We have a visit with baby sis coming up in 2 weeks. It's the first one since kiddos sweet 16 party. After the party, baby sis went off the deep end and trashed both tv's in the group home she was in.
When siblings get together and they’re reminded of the past and everything bad that’s happened, they may transfer their fears and anger onto their sibling. It makes sense, given the person that did the abusing isn’t there for them to lash out at. It can be worse than the anger they have at the grown ups in their lives. They are there with each other and the one constant. It has to be dealt with and not ignored.
Many times they can’t be together without supervision. Sometimes it can result in being separated, like our daughter and her baby sis and not live in the same house. Sadness, fear, frustration and fatigue turn into anger. The separation is working for the girls and they are nice to each other and love each other. The first visit they had after kiddo had a break in residential went very poorly and was scary for everybody involved. It was at that moment that it was presented for them to be separated.They are learning to be kind to each other.
Activities between them need to be kept fun, but relatively low key and short. Burning off energy is also good. All that keeps the drama at a minimum. I noticed that after 2014 with the frequent visits that our daughter got much worse temporarily. 2015 there were very few visits and by 2016 our daughter was a completely different person and acting like a regular teenager. The trauma history was no longer evident in her behaviors.
It will be interesting to see how their relationship ends up as they grow up and become adults. Kiddo thinks her baby sis will want to move in with her and she said she can’t do that. We promised to do what we can to help her be close without being in her face.
Baby sis is very rough in her play. It happens frequently and it’s because of the trauma bond. Trauma bonds are frequently considered as the bond between victim and perpetrator, but it can also happen between those that shared these traumas together. Because of the girls difference in age and understanding, they were at different developmental stages at the time of trauma and their healing processes run differently.
The intensity of what the girls experienced and no suitable outlet? Can you imagine going through that? How would you react? Why are people judgmental? Why would people call kids and their behaviors bad, when it’s really the only coping skill they knew? They can’t use positive coping skills until they learn positive coping skills. They can’t learn positive coping skills until they trust those that are trying to teach them these skills. They can’t trust these people until the grown up has earned the trust. That trust will take longer than your average person. Why? Why not? It’s logical that trust would hard to come by. They were unable to trust those that were suppose to love them best. Why would somebody outside the family be trustworthy?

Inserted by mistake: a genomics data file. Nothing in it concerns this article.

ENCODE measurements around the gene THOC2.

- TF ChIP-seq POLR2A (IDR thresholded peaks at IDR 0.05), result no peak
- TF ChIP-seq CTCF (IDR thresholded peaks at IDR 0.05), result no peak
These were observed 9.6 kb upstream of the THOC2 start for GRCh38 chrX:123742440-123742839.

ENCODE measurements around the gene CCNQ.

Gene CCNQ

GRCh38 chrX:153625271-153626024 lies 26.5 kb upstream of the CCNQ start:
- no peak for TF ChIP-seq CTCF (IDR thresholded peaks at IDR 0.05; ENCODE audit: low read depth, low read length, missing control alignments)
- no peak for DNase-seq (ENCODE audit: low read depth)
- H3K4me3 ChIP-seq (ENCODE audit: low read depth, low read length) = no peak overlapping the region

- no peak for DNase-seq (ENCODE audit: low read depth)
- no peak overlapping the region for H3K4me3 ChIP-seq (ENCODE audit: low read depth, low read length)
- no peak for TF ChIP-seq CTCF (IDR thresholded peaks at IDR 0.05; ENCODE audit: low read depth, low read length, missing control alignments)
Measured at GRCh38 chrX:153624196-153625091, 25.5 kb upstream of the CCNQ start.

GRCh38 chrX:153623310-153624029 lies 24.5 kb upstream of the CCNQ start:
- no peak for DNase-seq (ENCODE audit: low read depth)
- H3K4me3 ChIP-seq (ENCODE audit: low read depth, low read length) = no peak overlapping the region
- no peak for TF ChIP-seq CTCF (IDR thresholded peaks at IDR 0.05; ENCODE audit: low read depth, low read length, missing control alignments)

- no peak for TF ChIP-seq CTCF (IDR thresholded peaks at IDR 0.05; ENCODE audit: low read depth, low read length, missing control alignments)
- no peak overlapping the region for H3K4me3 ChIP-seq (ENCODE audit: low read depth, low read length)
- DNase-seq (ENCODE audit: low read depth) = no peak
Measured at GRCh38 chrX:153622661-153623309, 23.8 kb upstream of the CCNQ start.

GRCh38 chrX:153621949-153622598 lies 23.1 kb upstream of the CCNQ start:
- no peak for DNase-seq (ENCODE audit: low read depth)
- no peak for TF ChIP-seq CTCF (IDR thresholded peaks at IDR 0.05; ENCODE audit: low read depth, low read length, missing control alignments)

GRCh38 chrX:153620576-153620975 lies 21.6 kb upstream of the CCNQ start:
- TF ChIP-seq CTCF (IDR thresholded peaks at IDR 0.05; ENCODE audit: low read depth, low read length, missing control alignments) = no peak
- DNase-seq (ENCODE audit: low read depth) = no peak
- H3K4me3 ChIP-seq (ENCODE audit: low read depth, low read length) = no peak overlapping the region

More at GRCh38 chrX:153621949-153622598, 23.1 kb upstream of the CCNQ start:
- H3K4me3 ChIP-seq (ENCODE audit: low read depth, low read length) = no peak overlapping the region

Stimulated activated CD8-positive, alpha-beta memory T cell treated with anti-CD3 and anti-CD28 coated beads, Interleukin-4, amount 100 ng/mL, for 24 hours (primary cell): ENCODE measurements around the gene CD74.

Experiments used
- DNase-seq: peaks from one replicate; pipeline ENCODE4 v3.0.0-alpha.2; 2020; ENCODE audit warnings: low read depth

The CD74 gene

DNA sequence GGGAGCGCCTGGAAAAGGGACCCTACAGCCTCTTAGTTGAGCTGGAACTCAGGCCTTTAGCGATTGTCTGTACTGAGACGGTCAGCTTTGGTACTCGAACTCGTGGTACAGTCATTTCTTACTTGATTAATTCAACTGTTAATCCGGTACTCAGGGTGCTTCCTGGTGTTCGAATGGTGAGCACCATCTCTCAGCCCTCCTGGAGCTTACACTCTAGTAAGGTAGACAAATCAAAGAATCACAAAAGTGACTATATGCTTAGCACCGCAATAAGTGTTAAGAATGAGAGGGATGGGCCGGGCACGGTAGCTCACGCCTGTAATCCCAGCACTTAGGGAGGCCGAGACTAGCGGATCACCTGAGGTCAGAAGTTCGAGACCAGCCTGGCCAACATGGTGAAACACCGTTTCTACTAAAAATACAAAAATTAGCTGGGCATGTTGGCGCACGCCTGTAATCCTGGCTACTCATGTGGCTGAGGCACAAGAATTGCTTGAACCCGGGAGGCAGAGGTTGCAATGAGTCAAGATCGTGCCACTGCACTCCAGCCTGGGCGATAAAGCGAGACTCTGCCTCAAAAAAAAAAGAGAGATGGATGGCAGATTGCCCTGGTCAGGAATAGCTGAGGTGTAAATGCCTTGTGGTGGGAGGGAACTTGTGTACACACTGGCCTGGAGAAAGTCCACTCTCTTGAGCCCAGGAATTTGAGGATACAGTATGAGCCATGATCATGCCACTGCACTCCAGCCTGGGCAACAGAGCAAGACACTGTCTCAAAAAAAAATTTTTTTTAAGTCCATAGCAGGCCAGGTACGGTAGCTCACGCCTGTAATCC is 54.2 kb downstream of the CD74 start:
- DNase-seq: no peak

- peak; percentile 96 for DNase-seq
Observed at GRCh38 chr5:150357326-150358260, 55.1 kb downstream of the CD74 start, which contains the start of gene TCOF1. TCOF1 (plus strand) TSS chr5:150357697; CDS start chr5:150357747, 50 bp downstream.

Today marks 4 years since the day that the judge pronounced us family. It's been 5 years since our daughter was our daughter in our hearts. It was just last year that our daughter finally said she knows this is forever. 4 years to get to the point of knowing you're home forever.
As adults, when we get together with our siblings, we can find ourselves taking on the role we did as a child in that sibling set. My hubs, for example, has a trauma bond and after more than 30 minutes of time with his sisters, his accent comes back. Kids may go back to acting as they did when they were in the chaotic environment they first knew. If adults regress around siblings, wouldn't it stand to reason that kids would too?
Just the act of being separated creates sadness and loss. They've lost their parents and most bio family, then they worry they are losing each other. But sometimes, they need different things.
What they really need though:
- Parents that are open minded and willing to keep contact. Baby sis is scared to death that if she's adopted, they will not allow her to still see her sister
- Parents that are able to listen to the childs needs, both the verbal listening and the behavior and body language. Our daughter tells us what she needs now, but before we had to read between the lines.
- Parents that recognize this is a loss and that a desire to be connected to their birth siblings doesn’t equate to a lack of desire to be connected in their new family. After acknowledging curiousity and normalcy of this, the searches in kiddos history of her bios quit showing up in her internet history. She knows we'll get the info we need.
- Parents that are honest, open and compassionate
Our daughter first saw the separation as a punishment and a loss that was dictated to pay her back for all she’d done. As time went on she realizes not, it wasn’t about her behavior, but about her needs.
And that brings us to survivors guilt…..